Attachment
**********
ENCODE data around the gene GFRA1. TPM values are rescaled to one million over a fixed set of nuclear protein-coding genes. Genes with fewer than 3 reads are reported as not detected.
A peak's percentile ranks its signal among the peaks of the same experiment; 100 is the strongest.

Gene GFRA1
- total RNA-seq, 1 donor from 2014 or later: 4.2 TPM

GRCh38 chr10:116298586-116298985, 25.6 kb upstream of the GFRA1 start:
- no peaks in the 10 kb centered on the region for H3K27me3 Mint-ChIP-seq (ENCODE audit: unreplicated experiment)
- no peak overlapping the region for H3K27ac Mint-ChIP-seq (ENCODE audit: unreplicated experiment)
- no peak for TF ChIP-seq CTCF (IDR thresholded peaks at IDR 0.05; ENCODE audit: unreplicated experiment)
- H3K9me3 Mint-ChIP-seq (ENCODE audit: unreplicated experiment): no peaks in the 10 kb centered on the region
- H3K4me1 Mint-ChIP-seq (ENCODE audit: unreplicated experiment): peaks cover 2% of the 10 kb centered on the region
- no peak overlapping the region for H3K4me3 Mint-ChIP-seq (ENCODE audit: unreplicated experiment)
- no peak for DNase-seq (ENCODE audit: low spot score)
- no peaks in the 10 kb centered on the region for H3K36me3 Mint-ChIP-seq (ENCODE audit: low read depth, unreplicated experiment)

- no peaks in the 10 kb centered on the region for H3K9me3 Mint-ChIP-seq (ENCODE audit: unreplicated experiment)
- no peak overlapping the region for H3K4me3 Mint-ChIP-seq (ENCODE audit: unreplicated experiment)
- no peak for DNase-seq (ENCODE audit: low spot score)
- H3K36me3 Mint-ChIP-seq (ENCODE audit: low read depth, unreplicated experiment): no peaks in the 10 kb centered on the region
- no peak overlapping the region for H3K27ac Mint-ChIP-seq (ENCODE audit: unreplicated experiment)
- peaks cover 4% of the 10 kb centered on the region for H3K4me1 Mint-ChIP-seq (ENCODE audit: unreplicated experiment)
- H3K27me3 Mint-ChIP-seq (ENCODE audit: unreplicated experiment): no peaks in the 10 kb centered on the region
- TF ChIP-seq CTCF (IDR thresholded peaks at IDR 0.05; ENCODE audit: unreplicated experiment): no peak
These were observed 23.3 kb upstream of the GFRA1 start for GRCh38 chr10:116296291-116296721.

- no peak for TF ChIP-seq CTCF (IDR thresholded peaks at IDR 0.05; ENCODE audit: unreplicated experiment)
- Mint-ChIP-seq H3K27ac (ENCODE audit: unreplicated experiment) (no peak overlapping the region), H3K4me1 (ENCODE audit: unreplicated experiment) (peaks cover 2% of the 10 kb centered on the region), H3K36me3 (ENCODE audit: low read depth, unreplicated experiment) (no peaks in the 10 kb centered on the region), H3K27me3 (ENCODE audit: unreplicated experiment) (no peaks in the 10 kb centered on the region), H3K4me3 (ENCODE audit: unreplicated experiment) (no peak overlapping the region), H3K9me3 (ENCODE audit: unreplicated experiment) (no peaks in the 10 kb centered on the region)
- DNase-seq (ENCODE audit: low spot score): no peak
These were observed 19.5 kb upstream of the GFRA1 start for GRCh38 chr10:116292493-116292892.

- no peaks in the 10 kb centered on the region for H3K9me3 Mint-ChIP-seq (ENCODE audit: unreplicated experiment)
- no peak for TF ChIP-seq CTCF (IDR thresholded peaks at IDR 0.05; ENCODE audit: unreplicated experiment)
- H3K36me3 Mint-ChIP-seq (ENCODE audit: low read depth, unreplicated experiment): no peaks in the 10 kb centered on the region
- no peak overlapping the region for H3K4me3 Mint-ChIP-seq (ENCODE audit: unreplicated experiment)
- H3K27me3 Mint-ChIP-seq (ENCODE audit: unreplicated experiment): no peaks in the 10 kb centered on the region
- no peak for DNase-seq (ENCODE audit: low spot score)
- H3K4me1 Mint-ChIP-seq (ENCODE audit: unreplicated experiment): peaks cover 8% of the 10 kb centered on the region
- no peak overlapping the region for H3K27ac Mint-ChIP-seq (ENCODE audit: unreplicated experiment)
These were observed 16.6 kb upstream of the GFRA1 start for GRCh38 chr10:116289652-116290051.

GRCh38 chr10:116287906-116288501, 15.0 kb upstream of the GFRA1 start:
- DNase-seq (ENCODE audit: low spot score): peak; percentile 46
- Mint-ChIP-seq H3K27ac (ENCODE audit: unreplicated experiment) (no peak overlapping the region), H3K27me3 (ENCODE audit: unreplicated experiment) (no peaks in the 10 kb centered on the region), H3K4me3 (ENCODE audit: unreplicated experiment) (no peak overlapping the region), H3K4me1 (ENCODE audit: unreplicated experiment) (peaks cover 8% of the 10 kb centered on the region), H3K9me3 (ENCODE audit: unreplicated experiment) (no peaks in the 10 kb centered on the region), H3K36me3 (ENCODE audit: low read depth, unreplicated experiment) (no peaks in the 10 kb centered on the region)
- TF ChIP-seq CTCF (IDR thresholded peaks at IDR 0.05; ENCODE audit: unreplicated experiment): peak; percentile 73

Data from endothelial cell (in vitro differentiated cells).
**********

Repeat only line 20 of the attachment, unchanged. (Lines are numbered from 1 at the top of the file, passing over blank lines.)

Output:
- H3K27me3 Mint-ChIP-seq (ENCODE audit: unreplicated experiment): no peaks in the 10 kb centered on the region